Did you know incentives can drive up to a 30% increase in productivity? That’s why, when setting up an incentive plan for your internal teams, the majority of incentives should focus on individuals. Team rewards are great for recognition and can reduce turnover, but they can sometimes lead to a loss of motivational impact on individual behavior. TaskRay is sharing a list of our top tips for building solid individual incentives to help keep your employees engaged. Individual incentives should be:
1. Tied to strategic objectives and aligned with key accountabilities of each role.
A successful incentive plan should reinforce individual performance and your business’s overall strategy, vision, and purpose. By aligning your incentive program with company goals, you’ll ensure that employees are working towards milestones that matter. How can you do this? Tailor each incentive to your employee’s role.
For example, set a sales target for a sales team member rather than a member of your marketing or HR team. Similarly, properly-designed incentives align the interests of your business and the roles of your employees towards productive and profitable goals. By creating incentives that reinforce each person’s essential role in your organization, you not only improve your business, but allow employees to share in the returns, and therefore take a stronger interest in the overall health of your company.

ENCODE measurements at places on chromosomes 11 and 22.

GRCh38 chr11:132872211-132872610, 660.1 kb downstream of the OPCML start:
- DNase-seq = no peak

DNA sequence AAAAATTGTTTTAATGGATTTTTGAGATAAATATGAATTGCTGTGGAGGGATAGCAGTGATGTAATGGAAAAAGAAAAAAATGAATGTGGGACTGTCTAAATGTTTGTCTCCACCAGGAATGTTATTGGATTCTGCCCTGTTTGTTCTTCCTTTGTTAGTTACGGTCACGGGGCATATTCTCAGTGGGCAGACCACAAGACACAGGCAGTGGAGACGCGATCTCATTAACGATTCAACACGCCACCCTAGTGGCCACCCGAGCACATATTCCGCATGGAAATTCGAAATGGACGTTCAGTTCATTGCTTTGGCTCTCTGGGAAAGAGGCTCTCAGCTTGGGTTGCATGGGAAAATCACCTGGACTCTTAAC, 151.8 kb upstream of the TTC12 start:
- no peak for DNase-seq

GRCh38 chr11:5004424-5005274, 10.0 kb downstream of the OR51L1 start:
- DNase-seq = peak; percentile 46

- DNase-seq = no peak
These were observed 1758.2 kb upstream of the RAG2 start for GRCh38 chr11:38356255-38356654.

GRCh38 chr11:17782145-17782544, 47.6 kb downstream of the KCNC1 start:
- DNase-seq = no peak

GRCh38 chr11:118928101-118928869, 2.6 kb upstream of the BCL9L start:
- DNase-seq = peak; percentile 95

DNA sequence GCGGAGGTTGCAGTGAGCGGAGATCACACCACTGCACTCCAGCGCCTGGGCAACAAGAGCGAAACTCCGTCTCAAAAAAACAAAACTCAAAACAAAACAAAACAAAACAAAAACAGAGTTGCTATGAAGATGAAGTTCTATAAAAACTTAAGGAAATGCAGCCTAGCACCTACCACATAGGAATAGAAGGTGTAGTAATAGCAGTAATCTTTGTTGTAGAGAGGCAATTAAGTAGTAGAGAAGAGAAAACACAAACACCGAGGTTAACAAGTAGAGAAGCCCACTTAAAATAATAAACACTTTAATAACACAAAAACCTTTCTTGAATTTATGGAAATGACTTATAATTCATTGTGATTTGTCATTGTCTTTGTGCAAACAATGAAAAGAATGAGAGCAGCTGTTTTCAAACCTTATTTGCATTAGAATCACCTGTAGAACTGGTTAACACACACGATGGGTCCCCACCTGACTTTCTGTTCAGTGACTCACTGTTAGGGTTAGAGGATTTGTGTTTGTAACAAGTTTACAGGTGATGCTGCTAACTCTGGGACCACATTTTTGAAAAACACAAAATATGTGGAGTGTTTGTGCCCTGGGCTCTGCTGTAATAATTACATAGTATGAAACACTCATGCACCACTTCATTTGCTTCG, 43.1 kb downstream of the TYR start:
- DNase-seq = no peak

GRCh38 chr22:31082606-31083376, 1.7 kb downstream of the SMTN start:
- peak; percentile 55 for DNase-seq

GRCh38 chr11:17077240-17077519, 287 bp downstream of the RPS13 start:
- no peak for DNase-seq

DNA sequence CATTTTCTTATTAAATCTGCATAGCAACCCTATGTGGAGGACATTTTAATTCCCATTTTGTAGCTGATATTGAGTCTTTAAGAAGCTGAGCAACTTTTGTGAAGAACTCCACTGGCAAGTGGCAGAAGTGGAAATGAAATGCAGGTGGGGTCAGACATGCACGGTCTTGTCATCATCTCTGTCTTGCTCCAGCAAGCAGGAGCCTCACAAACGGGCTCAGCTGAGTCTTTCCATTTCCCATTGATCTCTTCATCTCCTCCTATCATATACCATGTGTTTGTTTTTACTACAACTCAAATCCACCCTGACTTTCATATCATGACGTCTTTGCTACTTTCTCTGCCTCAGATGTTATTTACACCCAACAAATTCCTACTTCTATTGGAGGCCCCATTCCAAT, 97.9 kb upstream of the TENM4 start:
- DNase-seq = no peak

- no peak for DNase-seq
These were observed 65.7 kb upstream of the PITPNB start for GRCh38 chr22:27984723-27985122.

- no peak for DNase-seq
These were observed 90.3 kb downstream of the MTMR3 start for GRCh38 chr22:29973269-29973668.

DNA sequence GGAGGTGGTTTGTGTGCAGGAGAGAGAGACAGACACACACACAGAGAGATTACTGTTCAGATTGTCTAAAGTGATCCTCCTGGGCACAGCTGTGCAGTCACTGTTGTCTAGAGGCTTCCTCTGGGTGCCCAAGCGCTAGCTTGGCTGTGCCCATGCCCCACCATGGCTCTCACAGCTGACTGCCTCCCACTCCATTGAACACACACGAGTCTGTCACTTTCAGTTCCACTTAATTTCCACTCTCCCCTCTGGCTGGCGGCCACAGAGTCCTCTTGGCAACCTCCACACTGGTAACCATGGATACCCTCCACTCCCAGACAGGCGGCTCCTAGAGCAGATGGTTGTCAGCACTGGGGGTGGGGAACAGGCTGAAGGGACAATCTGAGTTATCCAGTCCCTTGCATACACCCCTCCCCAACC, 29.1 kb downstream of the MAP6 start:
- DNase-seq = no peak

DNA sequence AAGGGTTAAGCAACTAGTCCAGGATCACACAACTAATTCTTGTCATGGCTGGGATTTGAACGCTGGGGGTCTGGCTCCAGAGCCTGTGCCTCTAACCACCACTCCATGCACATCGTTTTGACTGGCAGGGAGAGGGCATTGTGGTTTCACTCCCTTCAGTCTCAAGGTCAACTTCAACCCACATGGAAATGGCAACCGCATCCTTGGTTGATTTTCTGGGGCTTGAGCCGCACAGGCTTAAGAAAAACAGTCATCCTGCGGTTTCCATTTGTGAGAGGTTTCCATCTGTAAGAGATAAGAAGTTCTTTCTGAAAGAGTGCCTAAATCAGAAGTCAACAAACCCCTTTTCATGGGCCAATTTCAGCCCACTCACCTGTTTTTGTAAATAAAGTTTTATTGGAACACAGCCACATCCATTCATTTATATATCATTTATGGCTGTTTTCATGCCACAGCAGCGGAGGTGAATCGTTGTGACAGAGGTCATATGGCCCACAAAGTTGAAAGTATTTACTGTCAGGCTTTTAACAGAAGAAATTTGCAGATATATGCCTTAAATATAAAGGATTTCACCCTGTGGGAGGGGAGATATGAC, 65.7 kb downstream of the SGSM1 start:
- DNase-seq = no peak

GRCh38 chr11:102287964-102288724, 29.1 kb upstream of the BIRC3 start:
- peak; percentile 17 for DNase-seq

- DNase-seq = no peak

2. Trackable based on existing systems and measured at every organizational level of your business.
Have a clear plan that outlines communication frequency, along with vehicles—such as conversations with managers, an internal website, a company newsletter, etc.—that are already in place at your organization. Make sure all organizational levels (individual, small team, division, etc.) of your business are included so that everyone feels engaged and motivated. Providing incentives for just one level of business can ultimately harm performance goals.
3. Three or fewer in number.
Why the Rule of 3? Research by Xactly has shown that once you exceed three measures, overall performance against all measures starts to drop. This is in sync with research on multitasking or distracted driving—when we put too many inputs into our brains, our overall performance suffers.